The second 2012 Berry Lecture in Public Philosophy last night featured my old friend Rob Talisse, co-author of Reasonable Atheism and author of eight other books in his first nine years at Vanderbilt, according to John Lachs’s introduction). His topic: “Must Life be Tragic?”
It is, of course, for us humans, if we just mean that we’re going to die and we know it. None of us will achieve all that is worth achieving. We can dream of far more than we can ever attain, in a finite lifetime.
But Talisse meant to say more than that. He is a quick, aggressive, insightful, iconoclastic thinker. His thesis was in part that pluralists (like me), who hold “value”to be varied and incommensurable, make life even more tragic for ourselves by acknowledging a greater plurality of uncompensated unique goods than does the non-pluralist who thinks that “value is one big thing.”
But note: as Talisse is defining the term, a philosopher like John Stuart Mill is a non-pluralist: value for him is one big thing, namely utility (or pleasure, or happiness). The way I typically use the term, Mill is a pluralist. How could he not be? He was William James’s hero, an exponent of liberty and eccentricity. They always entail variety, often of the incommensurable type.
But that’s another conversation. What most intrigues me this morning is the implication that I make my life more tragic because I acknowledge that I might have traveled other roads in life, might have pursued other goods than those available to a professional philosopher. Those other goods are whispering to me: “I ought to be pursued by you.” But I’m a finite human, I can’t have it all. And that adds a layer of tragedy beyond the impending loss we all must anticipate, by virtue of our intrinsic mortality.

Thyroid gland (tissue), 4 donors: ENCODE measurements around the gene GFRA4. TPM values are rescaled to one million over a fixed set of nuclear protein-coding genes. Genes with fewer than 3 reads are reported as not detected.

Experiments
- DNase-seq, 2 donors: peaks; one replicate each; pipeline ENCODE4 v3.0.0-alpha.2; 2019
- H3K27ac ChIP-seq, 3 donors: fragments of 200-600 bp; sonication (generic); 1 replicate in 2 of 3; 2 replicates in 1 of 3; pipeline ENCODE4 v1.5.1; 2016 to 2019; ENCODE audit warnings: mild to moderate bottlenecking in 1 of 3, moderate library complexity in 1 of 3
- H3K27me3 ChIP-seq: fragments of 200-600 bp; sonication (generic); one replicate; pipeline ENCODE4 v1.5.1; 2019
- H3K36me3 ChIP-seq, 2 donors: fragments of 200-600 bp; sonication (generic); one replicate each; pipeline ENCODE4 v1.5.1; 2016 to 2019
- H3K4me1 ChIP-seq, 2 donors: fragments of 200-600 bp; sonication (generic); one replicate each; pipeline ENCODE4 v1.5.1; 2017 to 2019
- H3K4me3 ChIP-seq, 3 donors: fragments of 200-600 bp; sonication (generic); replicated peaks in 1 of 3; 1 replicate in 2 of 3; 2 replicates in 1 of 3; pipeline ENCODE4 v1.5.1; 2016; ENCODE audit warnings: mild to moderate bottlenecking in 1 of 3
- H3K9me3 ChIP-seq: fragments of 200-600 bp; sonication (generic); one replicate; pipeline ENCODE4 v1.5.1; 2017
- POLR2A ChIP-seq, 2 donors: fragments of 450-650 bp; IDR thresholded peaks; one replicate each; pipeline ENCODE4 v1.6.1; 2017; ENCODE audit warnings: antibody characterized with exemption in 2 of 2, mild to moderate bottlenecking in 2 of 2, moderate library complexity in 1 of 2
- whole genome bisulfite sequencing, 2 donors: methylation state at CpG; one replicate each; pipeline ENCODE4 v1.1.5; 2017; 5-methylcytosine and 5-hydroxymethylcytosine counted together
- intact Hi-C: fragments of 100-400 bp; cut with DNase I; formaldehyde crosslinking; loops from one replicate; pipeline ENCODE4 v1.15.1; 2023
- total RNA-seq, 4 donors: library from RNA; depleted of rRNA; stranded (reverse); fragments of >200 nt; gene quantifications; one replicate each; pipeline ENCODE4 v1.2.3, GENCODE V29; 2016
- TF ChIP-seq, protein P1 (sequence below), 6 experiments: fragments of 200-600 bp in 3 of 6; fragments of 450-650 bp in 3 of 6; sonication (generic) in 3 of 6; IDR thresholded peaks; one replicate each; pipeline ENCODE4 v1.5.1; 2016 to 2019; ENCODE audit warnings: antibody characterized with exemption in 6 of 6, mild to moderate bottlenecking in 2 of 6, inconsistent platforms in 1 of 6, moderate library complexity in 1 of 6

I find it strange to think of merely hypothetical (though possible) goods laying claim on how I apportion my days. It’s the other way around, seems to me: we all make claims on the world. Claims are mirrors of desire, which the world apart from us entirely lacks. But Talisse says that view commits a kind of “value phenomenalism” he finds objectionable. Still another conversation.
So, let’s pretend I could have become a great St. Louis Cardinal. But instead I chose to stay in school and eventually became an academic who occasionally writes and talks baseball but will never fulfill that old childhood dream of playing it at the highest level. I’ll not make it to Cooperstown, not even as a writer/sage. A few have, but I’m no Grantland Rice. And there are no plans to open a philosophy wing at the Hall of Fame. They do host an annual academic symposium there, in which I did participate once, but that’s not the same. I’ll do my thing again this month at the Baseball in Literature and Culture Conference, but that’s not the same either.
So my life is thus, on Talisse’s telling, more tragic than if I were to renounce the pluralist line. I could then silence that annoying, nagging whisper: No, I’m pursuing my highest good right here in the philosophy department. I ought not to have chased that illusory baseball dream.
Instead I have to say that philosophy and baseball were for me incommensurable, heterogeneous goods. I can never know that one was my optimal good. I must always fret that my choice cut me off, permanently and ineradicably, from my best life. So whatever life I’ve lived or might have, was inevitably going to be tragic for its renunciations.
But: is the hypothesized fact that I could not be a philosopher and a great ballplayer, but had to choose and may have chosen the wrong incommensurable good, really so tragic? Isn’t the greater tragedy of life, beyond mere mortality, the fact that many of us fail to achieve many complementary goods that we need not renounce, that were “compossible,” but that we’ve simply and contingently failed to secure?
I can be a good philosopher, spouse, dad, friend, neighbor, humanitarian, philanthropist, amateur athlete, whatever… but for whatever failures of will or imagination or industry or ambition, I end up achieving only a subset of those goods. I never really lose a moment’s peace thinking about the games I haven’t played. I do sometimes fret about missed opportunities I can’t possibly blame on my choice of vocation.
But it’s March, it’s Spring Break, it’s Spring Training! It would be a personal tragedy not to enjoy it at least as much as I enjoyed Rob Talisse’s lecture last night.
Tags: Robert Talisse